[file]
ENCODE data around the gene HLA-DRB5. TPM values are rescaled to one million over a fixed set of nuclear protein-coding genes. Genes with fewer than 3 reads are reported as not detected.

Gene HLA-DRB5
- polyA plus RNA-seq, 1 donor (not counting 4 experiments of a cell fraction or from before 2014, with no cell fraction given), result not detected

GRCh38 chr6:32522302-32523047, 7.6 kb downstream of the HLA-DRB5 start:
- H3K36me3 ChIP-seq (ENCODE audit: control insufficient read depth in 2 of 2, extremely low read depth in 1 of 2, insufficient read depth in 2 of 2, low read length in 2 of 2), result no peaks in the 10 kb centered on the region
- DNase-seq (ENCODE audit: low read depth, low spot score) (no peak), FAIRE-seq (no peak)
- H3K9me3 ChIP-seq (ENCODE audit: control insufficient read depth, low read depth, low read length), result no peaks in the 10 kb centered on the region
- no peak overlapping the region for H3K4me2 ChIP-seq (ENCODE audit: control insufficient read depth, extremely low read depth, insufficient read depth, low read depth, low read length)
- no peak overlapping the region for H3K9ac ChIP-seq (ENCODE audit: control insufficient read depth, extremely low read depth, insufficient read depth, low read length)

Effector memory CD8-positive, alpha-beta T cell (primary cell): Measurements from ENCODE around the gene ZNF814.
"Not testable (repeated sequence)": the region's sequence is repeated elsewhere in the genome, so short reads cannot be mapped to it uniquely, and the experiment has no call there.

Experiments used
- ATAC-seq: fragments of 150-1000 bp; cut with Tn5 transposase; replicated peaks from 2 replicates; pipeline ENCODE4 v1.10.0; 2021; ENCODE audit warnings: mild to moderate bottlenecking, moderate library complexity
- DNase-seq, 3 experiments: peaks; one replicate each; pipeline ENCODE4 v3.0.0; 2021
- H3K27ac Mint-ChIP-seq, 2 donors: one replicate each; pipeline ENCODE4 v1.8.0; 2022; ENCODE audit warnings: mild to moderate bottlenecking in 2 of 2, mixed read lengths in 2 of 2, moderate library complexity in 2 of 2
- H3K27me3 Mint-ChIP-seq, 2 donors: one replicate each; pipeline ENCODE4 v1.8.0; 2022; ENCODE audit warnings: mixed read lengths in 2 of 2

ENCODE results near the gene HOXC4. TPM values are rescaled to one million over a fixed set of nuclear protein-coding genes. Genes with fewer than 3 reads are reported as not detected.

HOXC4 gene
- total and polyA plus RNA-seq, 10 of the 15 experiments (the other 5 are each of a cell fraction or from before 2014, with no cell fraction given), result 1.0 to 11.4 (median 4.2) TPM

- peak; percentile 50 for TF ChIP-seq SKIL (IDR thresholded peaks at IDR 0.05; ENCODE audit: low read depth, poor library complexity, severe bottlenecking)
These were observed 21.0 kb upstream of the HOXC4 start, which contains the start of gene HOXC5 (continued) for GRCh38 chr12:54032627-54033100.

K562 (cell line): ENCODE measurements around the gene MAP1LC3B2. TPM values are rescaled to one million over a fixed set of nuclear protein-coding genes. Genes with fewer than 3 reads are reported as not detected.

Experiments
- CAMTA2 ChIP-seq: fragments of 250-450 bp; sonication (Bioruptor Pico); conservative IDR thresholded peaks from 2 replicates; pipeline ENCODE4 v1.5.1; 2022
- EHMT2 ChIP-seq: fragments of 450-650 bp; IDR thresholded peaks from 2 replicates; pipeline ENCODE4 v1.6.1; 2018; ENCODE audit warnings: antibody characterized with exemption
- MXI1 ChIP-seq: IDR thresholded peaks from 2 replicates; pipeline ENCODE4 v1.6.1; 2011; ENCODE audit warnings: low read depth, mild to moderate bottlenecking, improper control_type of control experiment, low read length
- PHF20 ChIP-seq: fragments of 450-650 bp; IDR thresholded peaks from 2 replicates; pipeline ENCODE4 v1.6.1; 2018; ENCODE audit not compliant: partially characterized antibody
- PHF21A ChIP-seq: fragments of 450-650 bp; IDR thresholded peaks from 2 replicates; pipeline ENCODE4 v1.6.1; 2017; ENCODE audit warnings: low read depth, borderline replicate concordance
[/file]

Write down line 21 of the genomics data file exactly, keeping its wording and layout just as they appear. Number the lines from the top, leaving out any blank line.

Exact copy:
These were observed 21.0 kb upstream of the HOXC4 start, which contains the start of gene HOXC5 (continued) for GRCh38 chr12:54032627-54033100.